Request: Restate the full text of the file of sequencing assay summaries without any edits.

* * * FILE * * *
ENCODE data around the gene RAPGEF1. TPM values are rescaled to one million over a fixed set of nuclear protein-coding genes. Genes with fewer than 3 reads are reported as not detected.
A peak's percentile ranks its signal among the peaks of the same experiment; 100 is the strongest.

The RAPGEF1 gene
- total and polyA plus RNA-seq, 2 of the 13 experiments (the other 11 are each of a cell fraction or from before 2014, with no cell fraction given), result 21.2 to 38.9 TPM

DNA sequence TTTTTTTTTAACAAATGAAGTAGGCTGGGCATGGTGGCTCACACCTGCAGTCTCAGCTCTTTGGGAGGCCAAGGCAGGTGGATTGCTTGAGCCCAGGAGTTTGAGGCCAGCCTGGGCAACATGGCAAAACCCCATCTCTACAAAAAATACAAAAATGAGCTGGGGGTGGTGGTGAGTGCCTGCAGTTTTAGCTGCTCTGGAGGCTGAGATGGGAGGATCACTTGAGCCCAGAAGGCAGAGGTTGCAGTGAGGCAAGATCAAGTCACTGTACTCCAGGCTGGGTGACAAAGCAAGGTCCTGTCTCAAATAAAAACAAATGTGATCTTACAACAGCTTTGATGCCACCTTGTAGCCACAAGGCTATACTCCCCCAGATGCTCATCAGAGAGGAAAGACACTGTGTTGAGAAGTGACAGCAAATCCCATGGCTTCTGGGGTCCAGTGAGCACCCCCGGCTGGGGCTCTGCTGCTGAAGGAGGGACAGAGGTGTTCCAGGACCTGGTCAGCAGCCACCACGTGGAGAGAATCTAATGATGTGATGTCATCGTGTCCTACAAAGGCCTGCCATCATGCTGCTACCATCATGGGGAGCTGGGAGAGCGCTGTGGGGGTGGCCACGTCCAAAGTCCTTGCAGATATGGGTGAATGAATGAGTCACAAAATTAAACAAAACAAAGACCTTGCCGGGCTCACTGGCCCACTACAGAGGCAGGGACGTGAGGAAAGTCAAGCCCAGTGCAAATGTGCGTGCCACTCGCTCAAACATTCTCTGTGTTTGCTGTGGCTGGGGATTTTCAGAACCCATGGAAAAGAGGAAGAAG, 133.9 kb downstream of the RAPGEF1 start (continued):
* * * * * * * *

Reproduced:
ENCODE data around the gene RAPGEF1. TPM values are rescaled to one million over a fixed set of nuclear protein-coding genes. Genes with fewer than 3 reads are reported as not detected.
A peak's percentile ranks its signal among the peaks of the same experiment; 100 is the strongest.

The RAPGEF1 gene
- total and polyA plus RNA-seq, 2 of the 13 experiments (the other 11 are each of a cell fraction or from before 2014, with no cell fraction given), result 21.2 to 38.9 TPM

DNA sequence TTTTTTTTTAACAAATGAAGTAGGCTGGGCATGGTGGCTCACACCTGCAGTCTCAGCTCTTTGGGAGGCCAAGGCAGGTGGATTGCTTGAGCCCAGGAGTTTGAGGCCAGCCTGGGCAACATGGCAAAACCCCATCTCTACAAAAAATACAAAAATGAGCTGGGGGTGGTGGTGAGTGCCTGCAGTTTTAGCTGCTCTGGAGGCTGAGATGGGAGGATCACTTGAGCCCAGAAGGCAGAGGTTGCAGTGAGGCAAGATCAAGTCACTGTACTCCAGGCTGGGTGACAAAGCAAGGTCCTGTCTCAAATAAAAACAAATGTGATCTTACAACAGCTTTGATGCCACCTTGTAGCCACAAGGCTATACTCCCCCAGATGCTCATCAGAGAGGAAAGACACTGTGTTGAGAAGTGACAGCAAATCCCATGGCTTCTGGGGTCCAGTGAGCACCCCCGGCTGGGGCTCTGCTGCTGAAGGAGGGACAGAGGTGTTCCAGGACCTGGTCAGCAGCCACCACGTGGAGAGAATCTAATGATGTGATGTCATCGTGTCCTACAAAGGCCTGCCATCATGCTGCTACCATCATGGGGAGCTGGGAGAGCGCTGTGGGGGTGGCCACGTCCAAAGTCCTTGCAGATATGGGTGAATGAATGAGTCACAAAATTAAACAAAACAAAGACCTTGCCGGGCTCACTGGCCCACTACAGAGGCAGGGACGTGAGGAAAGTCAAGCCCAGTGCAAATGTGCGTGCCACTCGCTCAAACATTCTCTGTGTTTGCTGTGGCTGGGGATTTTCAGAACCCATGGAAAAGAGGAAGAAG, 133.9 kb downstream of the RAPGEF1 start (continued):